Lewis, the Younger, who went away

When I was a kid, Lewis took his own life.

I heard them say he took it, but where it went,

I couldn’t say or wasn’t told. Perhaps it had

been drained, in The Sloop, with all his pints,

or thrown gladly off Stack Rocks with a shout

that he married well and was a man they liked,

but I don’t know. For once, though I was very young,

I saw a look from out the corner of his eye as he shipped

off, went laughing with the pot boys and his girl:

that look it said, I think, that Lewis wanted rescuing,

but no-one came, as the sea foam danced in Cardigan Bay.

“Look’ee here, Pip. I’m your second father. You’re my son—more to me nor any son.”

Abel Magwitch, Great Expectations, chapter thirty nine.

 

Not the Booker, 2016

So…if you have read and liked my debut novel, Killing Hapless Ally, and it meant something to you; if it made you laugh; you thought it had weight; if it made you fall madly in love with Albert Camus or understand what mental health problems or mental illness might be like (my publisher makes it clear at the beginning of the book that I drew on many episodes in my own life; if you like semi colons, Dolly Parton, poetry and laughing at the dark things…go on, vote for it. The article that follows is from ‘The Guardian’ and below is the link you need to click on, register with ‘The Guardian’, then offer your vote. Actually, there should be two votes, but you need only comment on one of the books.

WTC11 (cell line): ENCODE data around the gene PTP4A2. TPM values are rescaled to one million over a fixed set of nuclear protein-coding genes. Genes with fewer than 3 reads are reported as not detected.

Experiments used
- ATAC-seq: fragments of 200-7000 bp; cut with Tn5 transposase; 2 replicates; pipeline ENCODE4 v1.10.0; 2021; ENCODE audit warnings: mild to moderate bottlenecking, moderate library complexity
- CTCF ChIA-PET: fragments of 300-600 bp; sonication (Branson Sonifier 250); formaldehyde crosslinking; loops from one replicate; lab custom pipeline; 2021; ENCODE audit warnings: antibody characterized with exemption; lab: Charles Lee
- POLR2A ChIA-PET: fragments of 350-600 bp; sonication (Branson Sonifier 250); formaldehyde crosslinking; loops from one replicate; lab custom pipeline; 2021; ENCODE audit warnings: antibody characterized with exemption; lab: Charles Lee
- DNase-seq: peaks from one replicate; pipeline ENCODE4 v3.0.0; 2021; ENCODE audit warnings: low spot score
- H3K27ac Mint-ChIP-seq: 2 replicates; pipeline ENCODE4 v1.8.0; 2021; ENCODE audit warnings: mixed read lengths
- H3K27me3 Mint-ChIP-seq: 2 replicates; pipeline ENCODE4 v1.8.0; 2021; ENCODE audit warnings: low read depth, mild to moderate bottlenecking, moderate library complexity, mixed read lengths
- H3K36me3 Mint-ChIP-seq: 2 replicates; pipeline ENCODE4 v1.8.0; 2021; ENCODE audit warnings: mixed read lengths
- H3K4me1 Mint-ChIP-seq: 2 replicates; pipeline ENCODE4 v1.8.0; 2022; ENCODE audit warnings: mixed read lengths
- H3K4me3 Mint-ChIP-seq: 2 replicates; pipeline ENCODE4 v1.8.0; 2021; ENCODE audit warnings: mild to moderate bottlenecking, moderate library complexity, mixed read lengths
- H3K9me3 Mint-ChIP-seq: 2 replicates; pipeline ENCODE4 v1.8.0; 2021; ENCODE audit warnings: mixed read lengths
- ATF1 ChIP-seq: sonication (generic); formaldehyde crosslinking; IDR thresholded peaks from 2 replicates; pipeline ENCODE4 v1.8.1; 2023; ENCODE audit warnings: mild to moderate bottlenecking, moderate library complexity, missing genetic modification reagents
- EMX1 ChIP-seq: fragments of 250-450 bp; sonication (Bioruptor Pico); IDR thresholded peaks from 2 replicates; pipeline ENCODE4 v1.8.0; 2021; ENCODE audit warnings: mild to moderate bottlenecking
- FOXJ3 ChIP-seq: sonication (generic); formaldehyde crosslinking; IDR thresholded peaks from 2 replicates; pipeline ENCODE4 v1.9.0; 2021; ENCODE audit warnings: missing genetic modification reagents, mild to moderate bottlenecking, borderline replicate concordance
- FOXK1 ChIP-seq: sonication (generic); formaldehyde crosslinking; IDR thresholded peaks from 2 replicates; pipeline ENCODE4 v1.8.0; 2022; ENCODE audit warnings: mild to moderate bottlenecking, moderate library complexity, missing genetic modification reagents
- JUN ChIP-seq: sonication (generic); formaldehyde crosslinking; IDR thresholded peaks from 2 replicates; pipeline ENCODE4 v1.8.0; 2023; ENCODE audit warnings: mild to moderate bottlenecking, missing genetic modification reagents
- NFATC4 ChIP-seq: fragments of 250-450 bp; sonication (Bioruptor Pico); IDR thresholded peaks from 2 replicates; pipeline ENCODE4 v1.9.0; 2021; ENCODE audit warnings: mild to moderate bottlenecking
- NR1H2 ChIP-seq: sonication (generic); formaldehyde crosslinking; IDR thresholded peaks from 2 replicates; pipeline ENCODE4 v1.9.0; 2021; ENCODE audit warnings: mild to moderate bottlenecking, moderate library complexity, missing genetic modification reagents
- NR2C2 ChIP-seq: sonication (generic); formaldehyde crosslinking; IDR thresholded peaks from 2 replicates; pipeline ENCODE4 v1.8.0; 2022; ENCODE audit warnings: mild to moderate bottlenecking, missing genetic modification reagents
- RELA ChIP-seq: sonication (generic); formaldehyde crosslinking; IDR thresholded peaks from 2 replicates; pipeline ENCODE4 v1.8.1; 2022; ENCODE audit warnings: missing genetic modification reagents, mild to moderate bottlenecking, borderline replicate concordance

And look at all those indies! What follows, then, is from ‘The Guardian’; just underneath it, I’ve copied my votes.

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Not the Booker prize (very) longlist 2016: votes, please!

If you felt this year’s Man Booker selection was not broad enough, get a load of ours. And help decide which books make the shortlist

Composite: Authors Julian Barnes, Don DeLillo, Kei Miller, Sarah Perry, China Miéville and Lionel Shriver
A very small sample of the authors on our longlist … (clockwise from top left) … Julian Barnes, Don DeLillo, Kei Miller, Sarah Perry, China Miéville and Lionel Shriver. Composite: Alamy/Rex/Getty Images/Graham Turner/Graeme Robertson/Sarah Lee for The Guardian

Last week the Man Booker longlist was announced. A little surprising, right?

OK, I’m happy to admit that the main prize has a few things going for it. But I always feel that its longlist is just as notable for its omissions as the books that are chosen. This year was no exception. A few good books sometimes sneak on there – but dozens more don’t make it. And you know what? The Booker’s so-called longlist isn’t even that long. Not like the Not the Booker. As you will see below, our list really is long.

There are well over 100 books, making 2016 a record year already. So thank you to everyone who has contributed so far. And I hope you stick around as the real work begins. Because we somehow have to whittle this mighty list down to a manageable half-dozen books.